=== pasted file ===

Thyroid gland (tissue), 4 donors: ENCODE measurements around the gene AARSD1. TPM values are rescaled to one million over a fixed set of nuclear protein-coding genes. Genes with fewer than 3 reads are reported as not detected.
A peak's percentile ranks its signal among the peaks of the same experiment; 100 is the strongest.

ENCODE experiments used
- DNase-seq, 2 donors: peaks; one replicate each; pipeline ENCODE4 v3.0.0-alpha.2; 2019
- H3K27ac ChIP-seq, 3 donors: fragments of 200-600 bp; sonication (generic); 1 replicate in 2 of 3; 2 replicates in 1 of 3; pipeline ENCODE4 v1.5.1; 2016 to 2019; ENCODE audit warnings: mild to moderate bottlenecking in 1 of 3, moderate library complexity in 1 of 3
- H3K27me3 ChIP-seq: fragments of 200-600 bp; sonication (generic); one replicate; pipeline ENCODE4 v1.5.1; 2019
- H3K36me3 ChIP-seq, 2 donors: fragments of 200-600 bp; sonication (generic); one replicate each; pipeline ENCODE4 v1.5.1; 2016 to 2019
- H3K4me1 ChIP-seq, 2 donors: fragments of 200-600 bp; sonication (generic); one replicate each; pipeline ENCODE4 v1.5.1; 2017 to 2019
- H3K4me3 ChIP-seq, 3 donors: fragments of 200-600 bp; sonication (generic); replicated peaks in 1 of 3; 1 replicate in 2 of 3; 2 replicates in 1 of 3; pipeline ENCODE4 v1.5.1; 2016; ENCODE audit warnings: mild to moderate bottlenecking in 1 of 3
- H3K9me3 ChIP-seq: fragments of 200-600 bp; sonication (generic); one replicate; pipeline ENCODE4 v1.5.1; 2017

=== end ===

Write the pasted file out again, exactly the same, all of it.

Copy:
Thyroid gland (tissue), 4 donors: ENCODE measurements around the gene AARSD1. TPM values are rescaled to one million over a fixed set of nuclear protein-coding genes. Genes with fewer than 3 reads are reported as not detected.
A peak's percentile ranks its signal among the peaks of the same experiment; 100 is the strongest.

ENCODE experiments used
- DNase-seq, 2 donors: peaks; one replicate each; pipeline ENCODE4 v3.0.0-alpha.2; 2019
- H3K27ac ChIP-seq, 3 donors: fragments of 200-600 bp; sonication (generic); 1 replicate in 2 of 3; 2 replicates in 1 of 3; pipeline ENCODE4 v1.5.1; 2016 to 2019; ENCODE audit warnings: mild to moderate bottlenecking in 1 of 3, moderate library complexity in 1 of 3
- H3K27me3 ChIP-seq: fragments of 200-600 bp; sonication (generic); one replicate; pipeline ENCODE4 v1.5.1; 2019
- H3K36me3 ChIP-seq, 2 donors: fragments of 200-600 bp; sonication (generic); one replicate each; pipeline ENCODE4 v1.5.1; 2016 to 2019
- H3K4me1 ChIP-seq, 2 donors: fragments of 200-600 bp; sonication (generic); one replicate each; pipeline ENCODE4 v1.5.1; 2017 to 2019
- H3K4me3 ChIP-seq, 3 donors: fragments of 200-600 bp; sonication (generic); replicated peaks in 1 of 3; 1 replicate in 2 of 3; 2 replicates in 1 of 3; pipeline ENCODE4 v1.5.1; 2016; ENCODE audit warnings: mild to moderate bottlenecking in 1 of 3
- H3K9me3 ChIP-seq: fragments of 200-600 bp; sonication (generic); one replicate; pipeline ENCODE4 v1.5.1; 2017